March 25, 2009 By Corey McKenna
Americans throw away hundreds of thousands of cell phones a year according to government estimates. These cell phones then end up in landfills -- not exactly a model of environmental sustainability. So who would have thought cell phones would ever point the way to the world's energy and environmental salvation? Shai Agassi, the founder and CEO of Better Place, thinks so. With Better Place, Agassi has embarked on an ambitious plan to build a worldwide network of electric vehicle charging stations by bringing national, state and local governments on board.
This is the "stimulus project we've been looking for," Agassi said in a recent CBS interview. "It's the infrastructure project of our generation."
Better Place plans to partner with national, regional and local governments in the roll-out of the infrastructure and then help drivers finance their electric car purchases. The company would then make money by selling miles much the same way a cellular provider sells minutes. So, for example, similar to the way one might contract with a cellular telephone provider for 1,000 minutes a month, Better Place plans to offer drivers a certain number of miles per month for a flat fee. But there's a twist. The more you drive the car the cheaper it becomes to operate. Charging the car may even be free for some drivers who do a great deal of driving, such as cab drivers, Agassi said.
And Agassi is not the only one who things the idea is sound. Better Place has lined up $300 million from investors including Morgan Stanley and a number of private investors. In January, Better Place announced a Danish investment firm had contributed nearly $141 million for the building of the electric car infrastructure in that country.
"Creating an energy-independent economy is our generation's moon-shot," said Robert F. Kennedy, Jr., Venture Partner and Senior Advisor, VantagePoint Venture Partners, one of the investors in Better Place.
National, state and local governments are getting behind the initiative too. Countries including Israel, Denmark, France and Australia and Ireland have begun the process of rolling out the necessary infrastructure for electric vehicles while California, Hawaii and the Canadian province of Ontario have announced partnerships with Better Place for the roll out of the company's network of electric vehicle battery charging and swapping stations. Mayors from across the San Francisco Bay Area are also partnering with the company to become the "EV Capital of the U.S." Better Place estimates the network investment in the Bay Area will total $1 billion when the system is fully deployed.
The Better Place model is an open network model built on industry standards, allowing for fixed-battery and battery-exchange electric vehicles to operate on the network. The Bay Area network will also include electric vehicle charging stations outside San Francisco City Hall built by Coulomb Technologies.
Better Place's plan calls for installing battery charging stations in people's homes and in parking lots in shopping centers and business parks. Electric vehicle battery swapping stations would be constructed throughout a region to keep vehicles charged during long trips.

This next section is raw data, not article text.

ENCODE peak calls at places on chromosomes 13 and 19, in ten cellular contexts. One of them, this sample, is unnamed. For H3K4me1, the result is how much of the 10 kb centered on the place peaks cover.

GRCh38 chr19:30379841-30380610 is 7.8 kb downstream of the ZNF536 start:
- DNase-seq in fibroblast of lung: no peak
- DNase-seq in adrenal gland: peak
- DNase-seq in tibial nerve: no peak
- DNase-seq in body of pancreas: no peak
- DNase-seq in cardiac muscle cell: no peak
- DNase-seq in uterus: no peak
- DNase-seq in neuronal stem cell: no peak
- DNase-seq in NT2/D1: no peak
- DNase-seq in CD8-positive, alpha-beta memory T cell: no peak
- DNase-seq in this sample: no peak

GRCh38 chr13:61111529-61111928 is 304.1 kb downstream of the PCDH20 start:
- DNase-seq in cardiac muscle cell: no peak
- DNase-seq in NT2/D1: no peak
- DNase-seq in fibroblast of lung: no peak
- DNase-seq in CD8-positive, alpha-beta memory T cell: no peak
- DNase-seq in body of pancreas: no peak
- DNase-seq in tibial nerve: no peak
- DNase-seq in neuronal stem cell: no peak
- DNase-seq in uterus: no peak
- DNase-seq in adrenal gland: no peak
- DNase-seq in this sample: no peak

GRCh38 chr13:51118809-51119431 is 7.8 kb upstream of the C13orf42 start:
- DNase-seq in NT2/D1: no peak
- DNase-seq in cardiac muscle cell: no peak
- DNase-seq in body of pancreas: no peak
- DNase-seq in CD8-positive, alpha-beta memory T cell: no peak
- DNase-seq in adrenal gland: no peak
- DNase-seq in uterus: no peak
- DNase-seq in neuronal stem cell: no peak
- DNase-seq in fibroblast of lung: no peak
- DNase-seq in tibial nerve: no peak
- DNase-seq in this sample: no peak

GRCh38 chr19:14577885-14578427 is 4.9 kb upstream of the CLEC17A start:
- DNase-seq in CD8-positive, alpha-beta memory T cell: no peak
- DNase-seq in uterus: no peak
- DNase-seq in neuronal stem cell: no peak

In addition to ending dependence on fossil fuels, Better Place estimates its network of charging stations will reduce global carbon dioxide emissions by 10 percent. The energy for the system would be produced from renewable sources such as wind and solar as well as using the excess power generated by utilities in times of light demand. For this reason, the company believes that its electric vehicle infrastructure would drive investment in renewable energy sources.
A vehicle that utilizes the Better Place network of charging stations shouldn't cost much more than a conventional SUV or sedan does today, Agassi has said. Under the company's business model, the vehicles would be owned by the drivers who would then be given a battery and pay for the energy they use.
However, the plan has its skeptics. In a video on a The Huffington Post, a writer for Forbes said he doubted the environmental benefits of the Better Place infrastructure because the predominant source of electricity in places like the Northeast is coal. Powering cars with electricity produced from coal would actually be worse for the environment than the pollution from gasoline.
This Digital Communities white paper highlights discussions with IT officials in four counties that have adopted shared services models. Our aim was to learn about the obstacles these governments have faced when it comes to shared services and what it takes to overcome those roadblocks. We also spoke with several members of the IT industry who have thought long and hard about these issues. The paper offers some best practices for shared government-to-government services, but also points out challenges that government and industry still must overcome before this model gains widespread adoption.